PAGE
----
Culture Opinion The Katchup

Burritos Are The Defining Food Item Of Modern Californian Cuisine

In a recent episode of Foodbeast’s podcast, The Katchup, fellow writer Evan Lancaster posed an intriguing question about the latest trend of seemingly every cuisine being put into burrito form:

“I mean, is this just a California thing? I don’t think we see that anywhere else.”

While we do see this burrito trend everywhere, its roots are definitely embedded in California. In fact, if there is one singular food item that could define all of Californian cuisine, it would definitely be the burrito and everything that Californians have done to it to fortify its stance in today’s cuisine.

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Truth be told, the Golden State was one of the first states to introduce burritos to the American people. Nowadays, California has taken that Mexican staple and revolutionized it. It’s no longer just an on-the-go meal found in Mexican restaurants. Everything from sushi to mac and cheese and even Indian food can be found inside of burritos all across California.

This movement began as a testament to the diverse cultures that live in the state. With burritos and Mexican cuisine being one of the core staples of Californian culture, it makes sense that the state’s melting pot of different people began communicating their own cultures through the wrap. The rapid, on-the-go lifestyle of the modern world also gives the burrito a massive market, as it offers convenience and portability for whatever you want to fill it with.

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Evidenced by the resourcefulness of today’s diverse culinary minds, restaurants are crafty with the wrap of choice they use to construct their burritos, which allows them to retain cultural elements both inside and outside of the burrito. Sushi burritos, for example, are typically wrapped in rice paper or seaweed, and Panda Express uses a scallion pancake to wrap up their orange chicken burritos. Think of it as a way to retain cultural identity and keep the concept of the burrito truer to whichever culture has been represented in this vessel.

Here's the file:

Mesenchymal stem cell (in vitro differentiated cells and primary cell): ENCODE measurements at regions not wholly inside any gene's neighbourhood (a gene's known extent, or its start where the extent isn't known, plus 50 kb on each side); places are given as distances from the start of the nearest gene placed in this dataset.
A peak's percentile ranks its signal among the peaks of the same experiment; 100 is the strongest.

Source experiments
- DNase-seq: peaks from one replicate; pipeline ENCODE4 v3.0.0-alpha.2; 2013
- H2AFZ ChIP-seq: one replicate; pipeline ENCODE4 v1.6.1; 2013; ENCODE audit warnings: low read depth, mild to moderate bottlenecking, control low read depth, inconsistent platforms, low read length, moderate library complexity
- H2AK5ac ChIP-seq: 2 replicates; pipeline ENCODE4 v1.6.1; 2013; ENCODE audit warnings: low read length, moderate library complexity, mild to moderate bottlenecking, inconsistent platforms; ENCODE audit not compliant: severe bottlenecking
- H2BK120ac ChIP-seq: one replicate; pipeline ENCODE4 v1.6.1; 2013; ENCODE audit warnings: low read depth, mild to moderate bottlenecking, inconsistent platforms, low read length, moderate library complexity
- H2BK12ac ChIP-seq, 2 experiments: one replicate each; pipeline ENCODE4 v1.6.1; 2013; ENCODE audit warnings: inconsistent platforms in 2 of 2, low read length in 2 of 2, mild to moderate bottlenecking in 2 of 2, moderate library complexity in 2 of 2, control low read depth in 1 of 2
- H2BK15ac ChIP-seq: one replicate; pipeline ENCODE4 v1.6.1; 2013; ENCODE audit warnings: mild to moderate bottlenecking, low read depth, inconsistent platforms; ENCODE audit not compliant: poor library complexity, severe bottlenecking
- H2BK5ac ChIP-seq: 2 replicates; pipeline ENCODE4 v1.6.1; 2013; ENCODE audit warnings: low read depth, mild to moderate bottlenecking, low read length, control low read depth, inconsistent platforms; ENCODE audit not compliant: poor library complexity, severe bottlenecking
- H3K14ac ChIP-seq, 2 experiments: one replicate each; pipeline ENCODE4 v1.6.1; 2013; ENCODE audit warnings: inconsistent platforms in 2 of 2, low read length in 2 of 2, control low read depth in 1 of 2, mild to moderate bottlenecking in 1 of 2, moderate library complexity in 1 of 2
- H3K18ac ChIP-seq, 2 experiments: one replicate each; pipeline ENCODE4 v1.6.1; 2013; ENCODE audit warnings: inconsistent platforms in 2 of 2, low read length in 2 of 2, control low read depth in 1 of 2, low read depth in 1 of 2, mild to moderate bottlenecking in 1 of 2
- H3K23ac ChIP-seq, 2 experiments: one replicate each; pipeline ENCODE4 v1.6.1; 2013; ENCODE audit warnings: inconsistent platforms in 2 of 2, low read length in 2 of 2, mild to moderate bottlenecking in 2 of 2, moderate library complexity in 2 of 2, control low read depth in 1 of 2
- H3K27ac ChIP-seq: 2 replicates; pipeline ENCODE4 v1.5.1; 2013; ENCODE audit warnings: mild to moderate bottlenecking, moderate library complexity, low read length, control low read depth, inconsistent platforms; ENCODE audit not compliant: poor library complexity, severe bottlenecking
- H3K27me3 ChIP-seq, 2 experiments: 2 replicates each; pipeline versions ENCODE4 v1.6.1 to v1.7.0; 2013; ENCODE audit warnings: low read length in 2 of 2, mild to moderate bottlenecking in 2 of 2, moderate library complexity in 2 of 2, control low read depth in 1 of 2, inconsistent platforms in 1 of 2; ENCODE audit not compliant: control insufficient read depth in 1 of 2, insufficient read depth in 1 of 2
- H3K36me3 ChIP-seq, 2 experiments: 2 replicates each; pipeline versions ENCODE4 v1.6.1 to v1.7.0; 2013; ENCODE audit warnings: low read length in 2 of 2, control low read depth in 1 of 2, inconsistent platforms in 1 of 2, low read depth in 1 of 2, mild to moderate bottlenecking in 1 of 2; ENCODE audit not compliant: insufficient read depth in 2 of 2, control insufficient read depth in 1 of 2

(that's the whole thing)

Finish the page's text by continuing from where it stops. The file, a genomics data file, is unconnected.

Sure, it wouldn’t be considered traditional for a restaurant to stuff chicken tikka masala into a burrito, or for Panda Express to take orange chicken and turn it into wrap form. But in California, it’s acceptable because of our openness to fusion cuisine. Roy Choi and his Korean BBQ tacos are a prime example of how we’re willing to take food from one cuisine and mash it up with another. With California having the largest minority population of any state in the US, it’s hard to find the quantity or diversity of fusion restaurants that California has to offer anywhere else in the country.

That’s what makes the burrito, no matter what you stuff into it, a true Californian classic. From the Mexican roots and vibrant Mexican culture here, to the acceptance of fusion, broad ethnic diversity, and on-the-go lifestyle, the burrito was definitely made for the modern Golden State.

I couldn’t think of a better way to celebrate everything that’s Californian than to put it in burrito form.


This Baseball Player Said He Thinks Mexican Food Is Better On The East Coast

The San Diego Padres had the privilege of hosting the 2016 MLB All-Star game at Petco Park, and the festivities kicked off  Monday, with everyone in high spirits for the Home Run Derby.

In the middle of the derby, San Diego Padre’s first baseman, Wil Myers, saw this as the perfect opportunity to talk about how much better he thinks Mexican food is on the East Coast — compared to the West Coast.


Wil is from North Carolina, which is pretty far from Mexico, but just to tear apart his argument, in an interview with Union Tribune, he said he, “liked chipotle.”

Good for you, Wil. At least someone does. But, we have to draw the line. You sound crazy.

After seeing him beat around the bush when Yahoo Sports asked him to describe why East Coast Mexican food was “better,” it was clear he had no idea what he’s talking about and it was just what he “prefers.”

Perhaps he just “prefers” to spell his first name with one L instead of two. Seems pretty normal.

Of course, Twitter lost it’s mind over Wil’s comments:

Seriously, what is Wil thinking? Did he really think he could get away with saying the East Coast has better Mexican food than the West Coast — in Southern California? Even local Mexican restaurants were trolling Wil.

Wil, however, tried to defend himself after the flood of trolls probably drenched him in embarrassment — or confusion. He addressed his comments via Twitter, but still, it seems like he has no idea what he’s talking about. This might have made things worse. 

WillMyersBurritosNext time, just talk about baseball, Wil. Maybe that’s the reason your own brother threw a ball directly at you during the Home Run Derby. 

Wil did not come close to winning the Home Run Drby and finished the night with only 10 home runs — maybe eating all those California burritos slowed your swing down. 

Oh, yeah; Go Dodgers!